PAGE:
But instead the master nodded respectfully and said, “You seem to be an unusual person. Tell me, what can I do for you?”
“I don’t know. Actually, I was hoping you could tell me that.”
“What do you mean?” asked the master, sounding puzzled.
“For almost forty years, I have been a wandering dervish. I am skilled in the ways of nature, although the ways of society are still alien to me. If necessary, I can fight like a wild animal, but I myself cannot hurt anyone. I can name the constellations in the sky, identify the trees in the forests, and read like an open book the types of people the Almighty has created in His image.” Shams paused briefly and waited as the master lit an oil lamp. Then he continued. “One of the rules says, You can study God through everything and everyone in the universe, because God is not confined in a mosque, synagogue, or church. But if you are still in need of knowing where exactly His abode is, there is only one place to look for Him: in the heart of a true lover. There is no one who has lived after seeing Him, just like there is no one who has died after seeing Him. Whoever finds Him will remain with Him forever.” In that dim, flickering light, Shams of Tabriz seemed even taller, his hair falling to his shoulders in disorderly waves.
“But knowledge is like brackish water at the bottom of an old vase unless it flows somewhere. For years I prayed to God for a companion to share the knowledge accumulated inside me. Finally, in a vision in Samarkand, I’ve been told I should come to Baghdad to fulfill my destiny. I understand that you know the name of my companion and his whereabouts and will tell me, if not now, then later.” Outside, the night had settled, and a wedge of moonlight streamed in through the open windows. I realized how late it was. The cook must have been looking for me. But I didn’t care. For once it felt good to break the rules.
“I don’t know what kind of answer you are asking of me,” murmured the master. “But if there is a piece of information I am destined to reveal, I know it will happen in due time. Until then you can stay here with us. Be our guest.” Upon hearing this, the wandering dervish bowed humbly and gratefully to kiss Baba Zaman’s hand. That is when the master asked that bizarre question: “You say you are ready to deliver all your knowledge to another person. You want to hold the Truth in your palm as if it were a precious pearl and offer it to someone special. But opening up someone’s heart to spiritual light is no small task for a human being. You’re stealing God’s thunder. What are you willing to pay in return?” For as long as I live, I will never forget the answer the dervish gave then. Raising an eyebrow, he said firmly, “I am willing to give my head.”
I flinched, feeling a cold shiver travel down my spine. When I put my eye to the crack again, I noticed that the master looked shaken by the answer as well.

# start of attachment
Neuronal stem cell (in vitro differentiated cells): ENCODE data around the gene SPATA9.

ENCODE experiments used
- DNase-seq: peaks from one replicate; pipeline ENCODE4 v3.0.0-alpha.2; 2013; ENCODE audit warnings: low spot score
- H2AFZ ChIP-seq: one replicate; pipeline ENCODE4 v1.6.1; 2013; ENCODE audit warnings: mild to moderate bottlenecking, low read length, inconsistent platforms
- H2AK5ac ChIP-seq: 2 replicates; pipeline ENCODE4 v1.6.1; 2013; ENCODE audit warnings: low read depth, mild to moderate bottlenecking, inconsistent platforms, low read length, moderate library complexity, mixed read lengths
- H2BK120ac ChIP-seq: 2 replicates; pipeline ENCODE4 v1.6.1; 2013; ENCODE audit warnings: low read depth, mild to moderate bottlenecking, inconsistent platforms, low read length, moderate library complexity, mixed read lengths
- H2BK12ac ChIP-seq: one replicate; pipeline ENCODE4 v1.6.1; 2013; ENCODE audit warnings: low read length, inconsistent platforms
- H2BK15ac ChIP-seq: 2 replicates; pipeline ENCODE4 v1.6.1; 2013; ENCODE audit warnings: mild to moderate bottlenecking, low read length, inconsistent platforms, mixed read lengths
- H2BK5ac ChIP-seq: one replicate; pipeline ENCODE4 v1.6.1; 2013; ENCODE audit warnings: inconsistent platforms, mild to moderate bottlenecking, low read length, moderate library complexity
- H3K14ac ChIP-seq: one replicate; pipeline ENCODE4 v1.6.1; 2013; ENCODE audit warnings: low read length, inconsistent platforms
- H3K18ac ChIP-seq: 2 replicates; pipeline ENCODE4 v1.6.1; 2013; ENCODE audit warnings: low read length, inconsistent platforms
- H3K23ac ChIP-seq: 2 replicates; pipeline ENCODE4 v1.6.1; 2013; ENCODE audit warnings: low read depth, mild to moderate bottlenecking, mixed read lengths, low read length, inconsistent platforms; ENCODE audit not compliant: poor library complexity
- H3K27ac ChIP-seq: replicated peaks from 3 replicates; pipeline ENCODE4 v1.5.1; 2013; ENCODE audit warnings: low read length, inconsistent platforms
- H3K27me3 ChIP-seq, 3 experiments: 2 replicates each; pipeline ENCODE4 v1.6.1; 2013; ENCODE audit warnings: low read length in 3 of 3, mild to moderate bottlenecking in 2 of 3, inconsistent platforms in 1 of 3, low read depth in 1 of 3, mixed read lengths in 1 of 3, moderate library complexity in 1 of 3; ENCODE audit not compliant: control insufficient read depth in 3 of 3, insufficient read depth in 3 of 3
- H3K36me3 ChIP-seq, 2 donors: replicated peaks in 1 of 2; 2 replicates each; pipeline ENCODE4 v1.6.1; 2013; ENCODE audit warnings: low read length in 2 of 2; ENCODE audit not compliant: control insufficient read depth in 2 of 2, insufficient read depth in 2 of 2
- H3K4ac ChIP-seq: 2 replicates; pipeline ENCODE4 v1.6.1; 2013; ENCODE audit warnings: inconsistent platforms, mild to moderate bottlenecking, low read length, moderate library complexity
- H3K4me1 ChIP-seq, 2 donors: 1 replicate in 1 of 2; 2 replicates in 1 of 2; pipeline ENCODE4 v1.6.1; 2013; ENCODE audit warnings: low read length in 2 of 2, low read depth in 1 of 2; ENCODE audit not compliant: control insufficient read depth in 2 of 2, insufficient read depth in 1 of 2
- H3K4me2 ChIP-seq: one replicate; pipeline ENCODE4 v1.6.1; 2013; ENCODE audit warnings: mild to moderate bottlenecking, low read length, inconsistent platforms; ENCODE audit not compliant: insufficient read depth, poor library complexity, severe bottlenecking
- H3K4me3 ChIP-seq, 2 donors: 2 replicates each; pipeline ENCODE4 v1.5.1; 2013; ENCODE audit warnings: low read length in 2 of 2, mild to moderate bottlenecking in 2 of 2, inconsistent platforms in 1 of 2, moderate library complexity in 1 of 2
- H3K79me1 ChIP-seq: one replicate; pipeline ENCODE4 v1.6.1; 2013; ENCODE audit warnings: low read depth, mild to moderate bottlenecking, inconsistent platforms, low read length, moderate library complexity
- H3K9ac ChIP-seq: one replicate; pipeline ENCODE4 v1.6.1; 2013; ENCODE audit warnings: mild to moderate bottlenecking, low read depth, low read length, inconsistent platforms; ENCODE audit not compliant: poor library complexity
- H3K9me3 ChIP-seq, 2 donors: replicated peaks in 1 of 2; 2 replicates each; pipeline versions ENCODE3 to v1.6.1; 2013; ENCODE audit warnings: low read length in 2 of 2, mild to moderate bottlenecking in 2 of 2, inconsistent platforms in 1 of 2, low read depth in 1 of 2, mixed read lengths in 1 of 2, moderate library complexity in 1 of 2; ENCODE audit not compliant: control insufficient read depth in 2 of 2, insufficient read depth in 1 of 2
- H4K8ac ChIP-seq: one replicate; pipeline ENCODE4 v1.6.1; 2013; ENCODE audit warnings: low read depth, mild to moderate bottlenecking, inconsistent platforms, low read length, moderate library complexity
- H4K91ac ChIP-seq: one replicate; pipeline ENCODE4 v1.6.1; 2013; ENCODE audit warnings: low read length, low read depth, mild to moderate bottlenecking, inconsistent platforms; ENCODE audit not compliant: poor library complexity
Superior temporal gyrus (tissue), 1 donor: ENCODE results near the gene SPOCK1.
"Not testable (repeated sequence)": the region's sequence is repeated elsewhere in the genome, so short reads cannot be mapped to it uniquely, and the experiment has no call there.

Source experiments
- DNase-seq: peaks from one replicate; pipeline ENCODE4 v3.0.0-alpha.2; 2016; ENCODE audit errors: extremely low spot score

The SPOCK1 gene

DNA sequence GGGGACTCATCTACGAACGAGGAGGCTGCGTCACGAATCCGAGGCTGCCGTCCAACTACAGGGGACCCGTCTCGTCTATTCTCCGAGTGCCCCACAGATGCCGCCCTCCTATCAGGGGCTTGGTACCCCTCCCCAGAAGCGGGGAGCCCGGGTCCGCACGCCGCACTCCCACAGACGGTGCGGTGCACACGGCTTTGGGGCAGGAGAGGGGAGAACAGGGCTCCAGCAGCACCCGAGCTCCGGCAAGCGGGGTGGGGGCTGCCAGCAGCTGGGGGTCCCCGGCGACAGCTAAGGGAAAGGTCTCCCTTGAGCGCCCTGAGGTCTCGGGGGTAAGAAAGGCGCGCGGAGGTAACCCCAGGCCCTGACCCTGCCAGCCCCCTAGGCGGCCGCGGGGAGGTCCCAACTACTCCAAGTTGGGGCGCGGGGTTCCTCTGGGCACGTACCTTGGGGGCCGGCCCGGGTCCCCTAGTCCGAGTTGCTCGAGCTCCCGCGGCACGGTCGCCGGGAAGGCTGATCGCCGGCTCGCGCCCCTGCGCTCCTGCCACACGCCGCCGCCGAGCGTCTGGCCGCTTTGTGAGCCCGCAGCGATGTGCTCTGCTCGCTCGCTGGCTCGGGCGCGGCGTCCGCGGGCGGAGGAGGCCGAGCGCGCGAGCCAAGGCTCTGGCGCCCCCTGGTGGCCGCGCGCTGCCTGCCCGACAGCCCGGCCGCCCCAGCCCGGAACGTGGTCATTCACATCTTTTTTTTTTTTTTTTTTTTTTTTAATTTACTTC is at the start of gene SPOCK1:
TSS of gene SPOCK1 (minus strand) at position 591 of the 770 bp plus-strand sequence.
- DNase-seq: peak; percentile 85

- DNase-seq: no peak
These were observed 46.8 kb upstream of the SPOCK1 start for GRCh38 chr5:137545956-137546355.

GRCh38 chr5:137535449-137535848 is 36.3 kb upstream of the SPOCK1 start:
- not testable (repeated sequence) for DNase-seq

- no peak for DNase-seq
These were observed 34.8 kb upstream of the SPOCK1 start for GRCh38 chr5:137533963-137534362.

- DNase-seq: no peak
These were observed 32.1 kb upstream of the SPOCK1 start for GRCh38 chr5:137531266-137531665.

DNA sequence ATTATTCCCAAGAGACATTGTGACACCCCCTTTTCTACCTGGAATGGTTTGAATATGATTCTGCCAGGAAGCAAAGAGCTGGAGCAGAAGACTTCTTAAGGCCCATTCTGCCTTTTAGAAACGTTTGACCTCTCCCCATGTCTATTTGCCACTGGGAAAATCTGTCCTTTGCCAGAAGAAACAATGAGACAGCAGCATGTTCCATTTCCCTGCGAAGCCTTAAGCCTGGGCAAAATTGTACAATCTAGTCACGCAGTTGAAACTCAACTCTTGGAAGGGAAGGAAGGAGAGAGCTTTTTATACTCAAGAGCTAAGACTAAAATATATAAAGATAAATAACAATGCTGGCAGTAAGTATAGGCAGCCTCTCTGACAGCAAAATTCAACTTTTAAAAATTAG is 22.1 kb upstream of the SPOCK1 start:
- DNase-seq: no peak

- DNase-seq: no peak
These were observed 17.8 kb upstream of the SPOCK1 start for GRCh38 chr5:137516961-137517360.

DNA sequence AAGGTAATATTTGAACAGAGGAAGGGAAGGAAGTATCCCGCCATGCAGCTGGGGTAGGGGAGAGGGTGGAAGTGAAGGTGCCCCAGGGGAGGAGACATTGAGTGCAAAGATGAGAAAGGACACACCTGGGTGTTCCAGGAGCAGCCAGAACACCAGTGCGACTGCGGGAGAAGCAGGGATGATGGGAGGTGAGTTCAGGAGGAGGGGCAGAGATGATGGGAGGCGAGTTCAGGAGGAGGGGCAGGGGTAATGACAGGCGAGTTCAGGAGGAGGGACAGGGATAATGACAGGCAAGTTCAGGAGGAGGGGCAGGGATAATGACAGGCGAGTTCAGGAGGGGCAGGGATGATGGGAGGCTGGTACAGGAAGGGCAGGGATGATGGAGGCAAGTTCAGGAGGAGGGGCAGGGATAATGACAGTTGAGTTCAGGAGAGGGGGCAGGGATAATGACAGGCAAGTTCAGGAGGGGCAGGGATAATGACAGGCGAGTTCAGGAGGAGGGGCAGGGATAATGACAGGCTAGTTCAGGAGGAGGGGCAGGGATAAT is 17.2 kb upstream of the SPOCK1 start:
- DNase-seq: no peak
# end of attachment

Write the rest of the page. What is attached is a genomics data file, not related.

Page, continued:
“Perhaps we have done enough talking for today.” Baba Zaman exhaled a sigh. “You must be tired. Let me call the young novice. He will show you to your bed and provide clean sheets and a glass of milk.”
Now Shams of Tabriz turned toward the door, and I felt down to my bones that he was gazing at me again. More than that. It was as if he were looking through and into me, studying the pits and peaks of my soul, inspecting secrets that were hidden even from me. Perhaps he was involved with black magic or had been trained by Harut and Marut, the two angels of Babylon that the Qur’an warned us against. Or else he possessed supernatural talents that helped him to see through doors and walls. Either way he scared me.
“No need to call the novice,” he said, his voice attaining a higher pitch. “I’ve a feeling he is nearby and has already heard us.”
I let out a gasp so loud it might have woken the dead in their graves. In utter panic I jumped to my feet and scurried into the garden, seeking refuge in the dark. But an unpleasant surprise was awaiting me there.
“So there you are, you little rascal!” yelled the cook as he ran toward me with a broom in his hand. “You are in big trouble, son, big trouble!”
I jumped aside and managed to duck the broom at the last minute.
“Come here or I’ll break your legs!” the cook shouted behind me, puffing.
But I didn’t. Instead I dashed out of the garden as fast as an arrow. While the face of Shams of Tabriz shimmered before my eyes, I ran and ran along the winding trail that connected the lodge to the main road, and even after I had gotten far away, I couldn’t stop running. My heart pounding, my throat dried up, I ran until my knees gave out and I could run no more.